This short-but-sweet slice of saber action isn't worth the high asking price.
- A cool look at alternate Star Wars history
- Fun boss fights.
- Way, way, way too short
- Same inconsistent targeting as before.
What is 40 minutes' worth of alternate Star Wars history worth to you? Whether you download the Tatooine Mission Pack for Star Wars: The Force Unleashed hinges on your answer to that question, as this incredibly short downloadable content sells for 800 Microsoft points ($10) on Xbox Live Marketplace. If you buy it, you get a tight microcosm of the fun and occasionally uneven gameplay that personified the original release, as well as a topsy-turvy, non-canonical story that answers some of the "what-ifs" you may have considered at the end of The Force Unleashed. But no matter how sweet some of this DLC's moments are, it's a shockingly bad value in light of the many superior, similarly priced add-ons and stand-alone products available from Microsoft's service. Please be advised: This review contains spoilers for Star Wars: The Force Unleashed and describes events in the Tatooine Mission Pack that may also constitute spoilers to some readers, given the content's short length.
At the end of The Force Unleashed, you faced an important decision: Sacrifice yourself and save the Alliance from Palapatine, or kill Darth Vader and take the slain lord's place at the Emperor's side. The Tatooine Mission Pack assumes you chose the latter and sends you, as Starkiller, to Tatooine to recover the stolen Death Star plans. During your mission, you'll slice up rodians and jawas with your lightsaber, have a quick chat with Jabba the Hutt, slaughter innocent wookiees, and face a persistent Jedi master who won't allow death to be his final hurrah. This is all of the fun Force Unleashed action you'd expect, condensed into a tight and enjoyable package that keeps you on the move. Excellent, subtly stylized environments provide a lovely backdrop to your malevolent deeds, which include pushing a sandcrawler off of a cliff, using the metallic remains of an old friend to your advantage, and carelessly flinging around Jabba's guards with a simple wave of the wrist.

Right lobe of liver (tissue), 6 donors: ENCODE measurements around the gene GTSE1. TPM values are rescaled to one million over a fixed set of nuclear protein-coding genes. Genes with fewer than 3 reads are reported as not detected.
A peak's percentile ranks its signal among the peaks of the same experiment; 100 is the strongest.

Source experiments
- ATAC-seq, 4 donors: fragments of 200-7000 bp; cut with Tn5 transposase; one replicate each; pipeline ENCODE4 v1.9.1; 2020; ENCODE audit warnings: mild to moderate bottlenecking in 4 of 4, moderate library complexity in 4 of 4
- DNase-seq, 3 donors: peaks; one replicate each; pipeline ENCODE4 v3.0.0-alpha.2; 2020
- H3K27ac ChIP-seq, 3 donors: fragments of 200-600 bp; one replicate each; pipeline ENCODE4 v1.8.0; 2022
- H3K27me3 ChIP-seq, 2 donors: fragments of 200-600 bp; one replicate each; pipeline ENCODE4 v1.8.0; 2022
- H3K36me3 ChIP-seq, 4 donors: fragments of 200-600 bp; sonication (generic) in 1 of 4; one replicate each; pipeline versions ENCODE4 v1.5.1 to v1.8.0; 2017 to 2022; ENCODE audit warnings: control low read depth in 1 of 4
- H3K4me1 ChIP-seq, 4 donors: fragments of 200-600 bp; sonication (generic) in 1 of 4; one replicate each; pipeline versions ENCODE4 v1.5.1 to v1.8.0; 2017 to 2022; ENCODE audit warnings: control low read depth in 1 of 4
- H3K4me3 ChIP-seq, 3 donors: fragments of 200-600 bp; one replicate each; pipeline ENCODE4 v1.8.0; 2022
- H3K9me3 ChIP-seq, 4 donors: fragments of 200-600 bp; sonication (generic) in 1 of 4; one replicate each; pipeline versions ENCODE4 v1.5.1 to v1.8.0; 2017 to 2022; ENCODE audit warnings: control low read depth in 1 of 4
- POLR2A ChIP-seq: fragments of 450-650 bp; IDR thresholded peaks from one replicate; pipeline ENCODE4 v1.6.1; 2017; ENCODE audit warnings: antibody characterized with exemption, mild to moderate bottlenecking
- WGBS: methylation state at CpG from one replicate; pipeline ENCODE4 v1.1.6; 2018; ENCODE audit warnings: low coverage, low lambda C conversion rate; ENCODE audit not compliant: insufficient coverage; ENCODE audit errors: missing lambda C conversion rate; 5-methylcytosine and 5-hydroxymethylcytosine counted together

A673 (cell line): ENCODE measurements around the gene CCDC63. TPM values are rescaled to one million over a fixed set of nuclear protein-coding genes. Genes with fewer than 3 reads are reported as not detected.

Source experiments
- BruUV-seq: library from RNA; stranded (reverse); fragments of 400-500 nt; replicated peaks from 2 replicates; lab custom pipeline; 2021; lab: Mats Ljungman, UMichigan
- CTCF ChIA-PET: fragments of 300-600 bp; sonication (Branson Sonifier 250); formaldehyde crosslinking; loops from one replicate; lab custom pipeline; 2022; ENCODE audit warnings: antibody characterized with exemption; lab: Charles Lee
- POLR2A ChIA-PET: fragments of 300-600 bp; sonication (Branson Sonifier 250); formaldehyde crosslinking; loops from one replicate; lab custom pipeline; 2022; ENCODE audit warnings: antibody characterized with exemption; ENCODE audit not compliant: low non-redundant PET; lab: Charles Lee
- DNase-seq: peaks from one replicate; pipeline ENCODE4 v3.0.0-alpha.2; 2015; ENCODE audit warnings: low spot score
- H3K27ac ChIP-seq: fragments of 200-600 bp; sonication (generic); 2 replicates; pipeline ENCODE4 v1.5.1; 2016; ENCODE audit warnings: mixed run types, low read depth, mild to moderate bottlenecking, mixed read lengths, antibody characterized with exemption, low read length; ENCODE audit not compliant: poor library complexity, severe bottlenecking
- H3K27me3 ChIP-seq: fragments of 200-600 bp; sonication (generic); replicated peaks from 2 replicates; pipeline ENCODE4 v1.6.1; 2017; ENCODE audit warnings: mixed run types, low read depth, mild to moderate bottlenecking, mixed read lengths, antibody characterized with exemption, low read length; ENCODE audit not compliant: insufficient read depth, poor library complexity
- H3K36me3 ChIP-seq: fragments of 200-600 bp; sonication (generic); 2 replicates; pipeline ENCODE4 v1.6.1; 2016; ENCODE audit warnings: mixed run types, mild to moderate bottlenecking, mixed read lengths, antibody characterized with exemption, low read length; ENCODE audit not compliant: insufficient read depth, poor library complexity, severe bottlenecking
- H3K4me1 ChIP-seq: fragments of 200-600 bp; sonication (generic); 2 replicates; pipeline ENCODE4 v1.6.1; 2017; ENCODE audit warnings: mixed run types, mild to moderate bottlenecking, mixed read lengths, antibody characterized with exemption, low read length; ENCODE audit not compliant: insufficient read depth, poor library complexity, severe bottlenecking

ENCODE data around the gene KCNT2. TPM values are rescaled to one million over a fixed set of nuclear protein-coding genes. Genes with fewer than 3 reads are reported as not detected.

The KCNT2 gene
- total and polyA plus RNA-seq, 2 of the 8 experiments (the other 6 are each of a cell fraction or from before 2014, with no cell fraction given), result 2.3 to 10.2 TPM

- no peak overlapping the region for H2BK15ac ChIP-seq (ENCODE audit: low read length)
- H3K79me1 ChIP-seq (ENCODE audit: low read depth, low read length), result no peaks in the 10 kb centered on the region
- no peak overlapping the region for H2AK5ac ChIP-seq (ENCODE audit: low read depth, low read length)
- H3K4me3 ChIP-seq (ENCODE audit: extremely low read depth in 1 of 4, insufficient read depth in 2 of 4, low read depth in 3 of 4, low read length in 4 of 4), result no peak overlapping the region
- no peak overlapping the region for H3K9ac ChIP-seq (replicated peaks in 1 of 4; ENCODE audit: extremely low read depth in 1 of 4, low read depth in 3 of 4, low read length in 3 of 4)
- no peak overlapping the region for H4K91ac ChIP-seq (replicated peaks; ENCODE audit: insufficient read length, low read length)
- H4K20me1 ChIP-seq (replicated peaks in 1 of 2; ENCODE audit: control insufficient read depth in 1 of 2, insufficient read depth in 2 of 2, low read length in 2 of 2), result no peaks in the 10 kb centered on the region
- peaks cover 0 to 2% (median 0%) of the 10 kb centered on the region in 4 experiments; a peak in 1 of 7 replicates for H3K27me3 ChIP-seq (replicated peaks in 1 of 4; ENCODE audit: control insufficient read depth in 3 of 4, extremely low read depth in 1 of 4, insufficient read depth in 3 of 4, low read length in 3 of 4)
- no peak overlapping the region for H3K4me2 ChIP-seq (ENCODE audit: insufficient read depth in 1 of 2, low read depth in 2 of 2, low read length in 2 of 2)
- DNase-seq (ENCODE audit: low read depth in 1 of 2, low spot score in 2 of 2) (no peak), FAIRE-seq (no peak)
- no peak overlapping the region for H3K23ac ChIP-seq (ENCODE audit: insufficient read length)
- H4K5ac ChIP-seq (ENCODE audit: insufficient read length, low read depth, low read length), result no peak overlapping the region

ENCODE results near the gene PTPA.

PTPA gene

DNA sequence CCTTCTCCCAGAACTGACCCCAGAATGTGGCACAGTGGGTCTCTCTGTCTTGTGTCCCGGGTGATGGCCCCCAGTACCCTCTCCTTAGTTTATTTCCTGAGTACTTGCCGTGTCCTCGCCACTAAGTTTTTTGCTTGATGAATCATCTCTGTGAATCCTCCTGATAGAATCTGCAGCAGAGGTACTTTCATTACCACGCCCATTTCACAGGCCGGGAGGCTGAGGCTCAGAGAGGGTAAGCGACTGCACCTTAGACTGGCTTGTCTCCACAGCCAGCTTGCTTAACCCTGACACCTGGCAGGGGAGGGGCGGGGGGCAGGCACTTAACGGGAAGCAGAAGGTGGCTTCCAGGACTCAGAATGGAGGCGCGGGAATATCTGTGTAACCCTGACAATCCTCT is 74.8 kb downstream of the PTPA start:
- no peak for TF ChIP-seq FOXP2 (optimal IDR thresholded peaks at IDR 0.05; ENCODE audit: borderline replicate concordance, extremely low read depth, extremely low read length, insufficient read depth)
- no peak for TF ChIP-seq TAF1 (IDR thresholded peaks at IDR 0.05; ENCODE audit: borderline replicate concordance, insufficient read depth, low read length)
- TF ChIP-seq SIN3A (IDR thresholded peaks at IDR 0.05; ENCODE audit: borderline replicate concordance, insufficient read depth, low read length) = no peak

However, the main game's frustrations have carried over to the add-on. Selecting your intended target remains an issue, even during the otherwise amusing boss battle. Because the camera remains fixed during the DLC's two major battles, targeting and zapping your rival with lightning, or using force grip, can be a hassle in the midst of the action. In spite of the irritations, the combat is relatively easy. If you play on Sith Warrior difficulty, you will probably breeze through without dying once, so Force Unleashed veterans will want to stick to the harder difficulty levels.
The Tatooine Mission Pack's greatest drawback, clearly, is its price. No matter how much fun you may have in the dry desert environs, you won't have significantly more fun than you would replaying the main game's best levels, something Force Unleashed owners can already do without spending another nickel. This 40-minute DLC is appealing, but it's not $10 worth of appealing--not when other games get significant content updates for the same cost, or less.